More “Do Less Law”

26 May

by Ron Friedman, Senior Consultant, Fireman & Company

Corporate law departments face budget pressure and demand more value from their law firms. Yet they cannot clearly define value. Many in the market equate value with efficiency.  A focus only on efficiency, however, misses many other opportunities to control cost and create value. Doing something efficiently that does not need doing at all still wastes money. I expanded on this idea in my November 2011 blog post To Reduce Legal Spend, Do Less Law. I continue developing the idea in frequent #DoLessLaw Tweets and occasional Do Less Law blog posts.

What exactly does it mean, however, to do less law? And how big an opportunity is it? At ILTA 2015, you will have an opportunity to crowdsource the answers. Tim Corcoran and I will moderate an interactive session on this topic. In preparation for it, this post introduces the idea in more detail and seeks feedback.  Below is the taxonomy of Do Less Law options. Whether you think the ideas are terrible or great, we welcome comments or email to help refine it. And, we hope to see many of you at our session on Wednesday, September 2, 2015, at 3:30pm PDT in Las Vegas.  Our goal at the session is to get you and your colleagues discussing these ideas and deciding which are worth pursuing – and how to pursue them.

Do Less Law Taxonomy

1. Do what we now do but better
1.1 Improve Efficiency
1.1.1 Automate
1.1.1.1 Lawyers learn tech to their work faster and more consistently
1.1.1. 2. Market adopts interactive advisory systems (e.g., Neota Logic) or cognitive computing (e.g, IBM Watson) to supplement or replace lawyer work
1. 1. 2. Improve process to eliminate waste
1. 1. 3. Manage work to control effort (legal project management)
1. 2. Reduce Cost
1.2.1. Staff matters with lower cost resources (“alternative staffing”)
1.2. 2. Partner with or use alternative providers (LPO, New Law, doc review companies, or .lower cost firms
1.2.3. Reduce overhead with smaller offices, moving work to low cost centers, and working virtually)
2. Do what we now do but less intensively
2. 1. Scope matters systematically, more specifically, decide explicitly the level of effort warranted
2.1.1. In transactions, decide what risks need papering
2.1. 2. In litigation, use risk analysis (decision trees) to value matters
2. 2. Stick to scope with legal project management (LPM)
3. Do less than we do now by practicing preventive law
3. 1. Improve compliance (or decide consciously the appropriate level of compliance)
3. 2. Identify legal risks in advance and then act to avoid them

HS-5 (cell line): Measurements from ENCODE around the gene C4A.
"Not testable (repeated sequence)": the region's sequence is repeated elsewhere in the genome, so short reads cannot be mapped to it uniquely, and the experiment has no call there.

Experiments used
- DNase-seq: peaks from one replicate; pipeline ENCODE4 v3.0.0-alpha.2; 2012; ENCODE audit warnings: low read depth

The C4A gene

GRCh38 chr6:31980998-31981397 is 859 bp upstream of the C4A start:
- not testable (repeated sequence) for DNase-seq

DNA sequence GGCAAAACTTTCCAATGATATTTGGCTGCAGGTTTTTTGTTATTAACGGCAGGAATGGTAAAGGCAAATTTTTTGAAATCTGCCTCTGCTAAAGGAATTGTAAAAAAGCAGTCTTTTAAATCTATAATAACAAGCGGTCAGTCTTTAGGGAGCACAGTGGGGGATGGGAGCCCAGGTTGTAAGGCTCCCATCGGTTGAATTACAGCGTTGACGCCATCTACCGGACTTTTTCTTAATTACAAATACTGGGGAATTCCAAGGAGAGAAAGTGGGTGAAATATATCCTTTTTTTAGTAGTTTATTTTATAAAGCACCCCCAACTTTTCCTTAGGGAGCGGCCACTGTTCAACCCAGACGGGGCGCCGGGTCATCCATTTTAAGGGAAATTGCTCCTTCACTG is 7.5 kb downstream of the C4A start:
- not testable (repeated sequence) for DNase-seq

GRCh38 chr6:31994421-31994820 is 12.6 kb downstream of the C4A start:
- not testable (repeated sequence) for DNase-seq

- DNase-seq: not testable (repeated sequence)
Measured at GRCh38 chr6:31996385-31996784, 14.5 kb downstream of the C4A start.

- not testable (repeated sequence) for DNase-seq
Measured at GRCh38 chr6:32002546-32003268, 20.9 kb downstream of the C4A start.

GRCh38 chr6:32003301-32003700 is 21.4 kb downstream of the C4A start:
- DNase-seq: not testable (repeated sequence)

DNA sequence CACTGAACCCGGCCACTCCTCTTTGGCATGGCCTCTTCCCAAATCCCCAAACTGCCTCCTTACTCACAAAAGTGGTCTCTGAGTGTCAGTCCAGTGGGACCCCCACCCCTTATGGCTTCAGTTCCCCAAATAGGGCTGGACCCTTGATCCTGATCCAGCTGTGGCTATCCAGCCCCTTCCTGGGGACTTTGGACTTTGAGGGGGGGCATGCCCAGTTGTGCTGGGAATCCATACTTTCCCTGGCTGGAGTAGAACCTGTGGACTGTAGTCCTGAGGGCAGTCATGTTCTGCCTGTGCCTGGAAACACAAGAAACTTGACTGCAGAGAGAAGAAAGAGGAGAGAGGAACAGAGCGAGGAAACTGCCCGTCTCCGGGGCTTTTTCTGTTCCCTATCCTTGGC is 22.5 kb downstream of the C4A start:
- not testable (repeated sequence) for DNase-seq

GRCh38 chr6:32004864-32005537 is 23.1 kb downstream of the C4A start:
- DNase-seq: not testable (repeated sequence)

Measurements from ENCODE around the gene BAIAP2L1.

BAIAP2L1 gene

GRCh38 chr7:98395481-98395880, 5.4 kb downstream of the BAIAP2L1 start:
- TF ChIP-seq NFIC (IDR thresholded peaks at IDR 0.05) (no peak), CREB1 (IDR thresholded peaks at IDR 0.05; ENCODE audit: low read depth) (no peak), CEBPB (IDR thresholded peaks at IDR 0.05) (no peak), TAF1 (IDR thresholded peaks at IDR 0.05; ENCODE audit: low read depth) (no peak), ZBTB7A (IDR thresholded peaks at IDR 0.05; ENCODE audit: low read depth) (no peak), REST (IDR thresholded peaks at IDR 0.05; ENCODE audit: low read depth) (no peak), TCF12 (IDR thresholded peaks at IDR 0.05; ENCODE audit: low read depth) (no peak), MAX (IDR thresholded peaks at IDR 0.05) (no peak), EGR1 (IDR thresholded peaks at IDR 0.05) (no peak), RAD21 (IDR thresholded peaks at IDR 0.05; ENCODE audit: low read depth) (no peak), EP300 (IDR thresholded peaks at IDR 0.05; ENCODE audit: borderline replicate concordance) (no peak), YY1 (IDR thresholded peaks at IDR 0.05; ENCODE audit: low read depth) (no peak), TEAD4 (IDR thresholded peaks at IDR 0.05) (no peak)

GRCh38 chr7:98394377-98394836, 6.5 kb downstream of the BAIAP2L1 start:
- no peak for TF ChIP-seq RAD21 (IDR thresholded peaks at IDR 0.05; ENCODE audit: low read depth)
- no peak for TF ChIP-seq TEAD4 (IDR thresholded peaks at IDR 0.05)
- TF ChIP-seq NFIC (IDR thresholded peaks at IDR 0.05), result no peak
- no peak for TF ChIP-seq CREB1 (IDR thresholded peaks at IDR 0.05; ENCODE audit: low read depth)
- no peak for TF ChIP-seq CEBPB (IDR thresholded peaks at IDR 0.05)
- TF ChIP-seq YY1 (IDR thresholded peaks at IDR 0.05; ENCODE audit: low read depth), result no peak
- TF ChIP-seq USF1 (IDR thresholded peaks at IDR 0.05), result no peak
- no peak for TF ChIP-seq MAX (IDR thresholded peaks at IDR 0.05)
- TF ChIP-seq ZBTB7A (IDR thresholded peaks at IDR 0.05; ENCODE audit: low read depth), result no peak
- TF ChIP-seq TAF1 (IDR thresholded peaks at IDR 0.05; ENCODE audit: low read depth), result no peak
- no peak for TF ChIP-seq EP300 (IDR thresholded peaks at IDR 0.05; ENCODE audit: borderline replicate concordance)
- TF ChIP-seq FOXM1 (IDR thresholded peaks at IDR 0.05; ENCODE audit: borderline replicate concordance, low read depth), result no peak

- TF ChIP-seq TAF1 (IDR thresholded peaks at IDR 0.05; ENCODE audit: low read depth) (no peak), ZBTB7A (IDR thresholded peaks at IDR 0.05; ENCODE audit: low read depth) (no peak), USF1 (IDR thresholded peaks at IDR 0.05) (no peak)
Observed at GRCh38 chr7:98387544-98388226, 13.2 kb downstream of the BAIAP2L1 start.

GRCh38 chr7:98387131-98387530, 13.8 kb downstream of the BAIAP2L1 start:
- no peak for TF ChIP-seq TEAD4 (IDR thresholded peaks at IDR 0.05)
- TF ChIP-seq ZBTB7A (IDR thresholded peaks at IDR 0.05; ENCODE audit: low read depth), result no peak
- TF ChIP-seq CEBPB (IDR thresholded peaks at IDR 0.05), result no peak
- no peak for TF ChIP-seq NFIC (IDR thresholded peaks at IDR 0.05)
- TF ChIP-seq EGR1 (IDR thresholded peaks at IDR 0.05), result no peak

3.2.1. Conduct legal health audit and act on findings
3.2.2. Use big data and analytics to find problem
3.2.2.1. Detect prior “bad patterns” to prevent future recurrence
3.2.2. 2. Identify risky behaviors via analyzing email traffic (“big brother”)
3.3. Train corporate employees to comply where cost of non-compliance is too high
4. Re-think how we do what we do now
4. 1. “Settle” sooner
4.1.1. Decide litigation settlement value earlier and stick to it
4.1.2. Decide transaction key terms and stop negotiating when you get them
4.1.3. Decide how thorough a counseling answer is enough – what risks are you willing to live with – boulders or motes of dust?
4.2. Create open source law (this is not the law of open source code)
4.2.1. Pool know-how and re-usable documents across clients (privately or publicly, e.g., Docracy)
4.2.2. Think of this as collective knowledge management (KM)
4. 3. Automate contracts
4.3.1. Use existing technology more and more effectively
4.3.1.1. Analyze and systematize contracts (with, e.g., KM Standards)
4.3.1.2. Build document assembly systems
4.3.1.3. Deploy contract lifecycle management software (e.g., Apttus or Selectica)
4.3.1.4. Use eSigning software
4.3.2. Re-invent contracts
4.3.2.1. Write contracts as software code
4.3.2.2. Write contracts as database records (XML, JSON, or similar)
4.3.2.3. Design and deploy a Blockchain approach
4.4. Re-think litigation
4.4.1. Substitute information governance for eDiscovery
4.4.2. Do risk analysis (e.g., decision trees) to assess individual matters and portfolios
4.4.3. Assess cases early and decide consciously whether to look for boulders, rocks, stones, pebbles, or motes of dust.
4.4.4. Online dispute resolution
4.5. Automate counseling
4.5.1. Collect inquiries systematically (KM)
4.5.2. Develop interactive advisory systems to handle high volume problems
4.5.3. Convert regulations into code

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